If you’re cooking with chocolate, it’s hard to make something that’s not delicious. Here are 9 fantastic ways to use it.
Sweet, creamy, often ending in -tini and served with a sugared rim, typical chocolate cocktails don't deserve much respect. But these do.
Three Little Halves blogger and illustrator Aleksandra Mojsilovic reimagines party prep with affordable, edible table displays created on Kraft paper.
From bacon to peanut butter, inspired entrepreneurs are heating up much more than chocolate and milk this winter. Here, five strange and wonderful takes on hot chocolate.
With four days to go, piq chocolates needs less than $500 to successfully fund a $25,000 Kickstarter campaign to make custom chocolates. If you've always wanted to be immortalized in chocolate, they can do it. The Austin-based company lets customers design squares, bars and small 3D chocolates online and then produces them for delivery around the country. They plan to get chocolates to backers by mid-December so this is a chance to create a holiday card that no one would ever toss. Because they can eat it!
Related: Coolest Crowdfunded Food Projects
Credit Mr. Chocolate, Jacques Torres, with turning crispy cereal into a not-too-unhealthy candy-snack hybrid. He sells chocolate-covered corn flakes at his eponymous shops in New York and shared the recipe with F&W. Requiring just two ingredients and a microwave, the crunchy sweets would make an awesomely quick addition to a Halloween party. Follow the step-by-step guide in this new slideshow from Matthew Armendariz of mattbites.com: How to Make Chocolate Corn Flakes
F&W food editors apply their incredible cooking knowledge to explaining what to do with a variety of interesting ingredients.
Baking with chocolate has come a long way since Etienne Guittard started his company in California nearly 150 years ago. Then, recipes simply called for chocolate; they didn’t even specify “dark,” as milk chocolate hadn’t been invented. Nowadays, recipes usually specify semisweet or bittersweet chocolate, and many are starting to call for chocolate with specific percentages of cacao. Guittard’s three new fair trade–certified bars , called the Collection Etienne, cover all the bases for bakers: There’s semisweet at 64 percent, bittersweet at 70 percent and unsweetened chocolate at 100 percent. All three offer deep, lush chocolate flavor, and the two-ounce bars, packed three to a box, are easy to snap off and use ($7 for six ounces). www.guittard.com/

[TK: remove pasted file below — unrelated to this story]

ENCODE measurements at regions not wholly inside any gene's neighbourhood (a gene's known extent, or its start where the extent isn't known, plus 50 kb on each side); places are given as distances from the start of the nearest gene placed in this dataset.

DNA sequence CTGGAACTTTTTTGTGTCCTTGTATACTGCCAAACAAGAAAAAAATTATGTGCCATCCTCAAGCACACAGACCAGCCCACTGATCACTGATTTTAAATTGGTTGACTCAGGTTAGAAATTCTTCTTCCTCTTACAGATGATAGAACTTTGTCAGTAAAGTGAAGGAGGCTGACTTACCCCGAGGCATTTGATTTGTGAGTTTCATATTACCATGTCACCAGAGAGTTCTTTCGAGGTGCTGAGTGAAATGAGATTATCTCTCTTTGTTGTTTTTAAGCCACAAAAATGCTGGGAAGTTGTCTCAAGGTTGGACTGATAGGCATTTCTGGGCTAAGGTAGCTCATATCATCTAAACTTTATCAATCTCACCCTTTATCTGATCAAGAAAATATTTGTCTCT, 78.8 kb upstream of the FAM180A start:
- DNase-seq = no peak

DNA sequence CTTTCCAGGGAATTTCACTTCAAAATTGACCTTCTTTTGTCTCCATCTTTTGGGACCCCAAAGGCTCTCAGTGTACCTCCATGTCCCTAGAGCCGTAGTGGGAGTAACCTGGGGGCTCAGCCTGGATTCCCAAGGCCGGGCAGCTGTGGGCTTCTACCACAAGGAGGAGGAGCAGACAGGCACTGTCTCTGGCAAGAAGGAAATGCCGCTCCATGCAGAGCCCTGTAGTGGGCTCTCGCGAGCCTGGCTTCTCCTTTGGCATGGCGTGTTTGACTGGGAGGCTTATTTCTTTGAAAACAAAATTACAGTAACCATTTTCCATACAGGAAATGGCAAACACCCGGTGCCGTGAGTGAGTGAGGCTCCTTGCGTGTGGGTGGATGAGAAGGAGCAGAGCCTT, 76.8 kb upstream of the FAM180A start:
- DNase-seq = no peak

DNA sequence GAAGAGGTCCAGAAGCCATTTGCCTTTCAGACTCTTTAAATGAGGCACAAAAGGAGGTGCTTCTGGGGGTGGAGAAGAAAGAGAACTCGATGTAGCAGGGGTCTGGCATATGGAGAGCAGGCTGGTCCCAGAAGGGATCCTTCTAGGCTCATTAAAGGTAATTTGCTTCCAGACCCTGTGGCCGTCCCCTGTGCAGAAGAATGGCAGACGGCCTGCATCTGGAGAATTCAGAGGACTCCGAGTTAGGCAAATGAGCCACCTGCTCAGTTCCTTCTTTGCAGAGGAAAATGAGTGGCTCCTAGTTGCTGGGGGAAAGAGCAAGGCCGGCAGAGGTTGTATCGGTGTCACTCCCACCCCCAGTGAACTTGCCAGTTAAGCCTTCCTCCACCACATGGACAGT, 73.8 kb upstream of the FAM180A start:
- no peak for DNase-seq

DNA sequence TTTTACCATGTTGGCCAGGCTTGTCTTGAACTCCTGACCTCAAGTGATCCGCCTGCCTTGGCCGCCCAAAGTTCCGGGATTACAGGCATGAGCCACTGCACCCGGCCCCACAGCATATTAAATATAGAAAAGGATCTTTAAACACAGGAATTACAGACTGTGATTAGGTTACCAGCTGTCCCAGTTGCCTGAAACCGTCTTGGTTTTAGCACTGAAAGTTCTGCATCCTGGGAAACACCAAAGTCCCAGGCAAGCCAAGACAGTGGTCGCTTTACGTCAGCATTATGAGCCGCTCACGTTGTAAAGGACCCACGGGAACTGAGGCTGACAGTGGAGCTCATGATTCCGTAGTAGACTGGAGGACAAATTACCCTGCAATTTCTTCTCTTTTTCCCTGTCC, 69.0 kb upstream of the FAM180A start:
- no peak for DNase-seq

If you need some inspiration, here are three of my favorite chocolate recipes:
Salted Fudge Brownies
Chocolate Soufflé Sundae
Bittersweet Chocolate Mousse with Cocoa Nib Whipped Cream
Photo © David Malosh/ Art © James Maikowski.
Boxed candies can be supremely delicious and sexy. But to impress the truly chocolate-obsessed Valentine on Thursday—and provide shopping alternatives for stumped procrastinators—Momofuku Milk Bar’s sugar mastermind, Christina Tosi, reveals some of the more creative ways to enjoy chocolate.
1. Pair with fruits and vegetables. “Chocolate is a great way to hide the ‘healthy’ in your next tomato cake, beet, celery root or potato concoction, or zucchini bread!”
2. Serve with cheese. “Dark chocolate is great with any grassy cheese, and a great surprise on a cheese platter. You can even make a killer fudge sauce/spread with some grassy goat milk, to sit on your next cheese platter.”
3. Burn it. “Did you know that burning white chocolate slowly makes the most delicious, sweet brown butter bits?” Now you do.
4. Eat it on toast. “Or in toast! With passion fruit curd and a cup of coffee.”
Follow writer Jasmin Sun on Twitter @jasminsun.
Courtesy of The City Bakery
One of the best hot chocolates in the country will soon be available nationwide. New York’s City Bakery has become famous for its dedication to hot chocolate: During its annual Hot Chocolate Festival in February, it offers different flavors (fresh ginger, bourbon) every day. But owner Maury Rubin’s classic version has the biggest cult following. Count F&W’s editor in chief, Dana Cowin, among the drink’s fervent devotees. “I will take a 40-minute trip downtown for this hot chocolate because it’s available nowhere else in the universe,” she says. That's about to change.
Turning crêpes with a spatula often causes them to break. The easiest way
to flip them is with your fingers. Use a spatula or a table knife to lift up
the edge, then gently pick up the crêpe and flip it over.
© William Meppem
Food & Wine's senior recipe developer, Grace Parisi, is a Test Kitchen superstar. In this series, she shares some of her favorite recipes to make right now.
The funny thing about crêpes is that I always forget just how easy they are to make until I have to test or develop a recipe for them. Then, I remind myself to make them more often (which I never do). I have started tearing out, bookmarking and flagging old recipes that I’ve either developed or tested and loved and have forgotten about. (I may have to try get a Pinterest account.)
It’s hard to remember what happened last week, let alone in 2001 (unless, of course, you’re Tina Ujlaki, whose memory is positively elephant-like), so forcing myself to look back has been supercomforting. There are dozens and dozens of recipes that I’d always wanted to make again, but then I had to move on to the next thing and poof, they disappeared. I’m going to try this chocolate and dulce de leche torte again—I know my kids will go crazy for it. SEE RECIPE »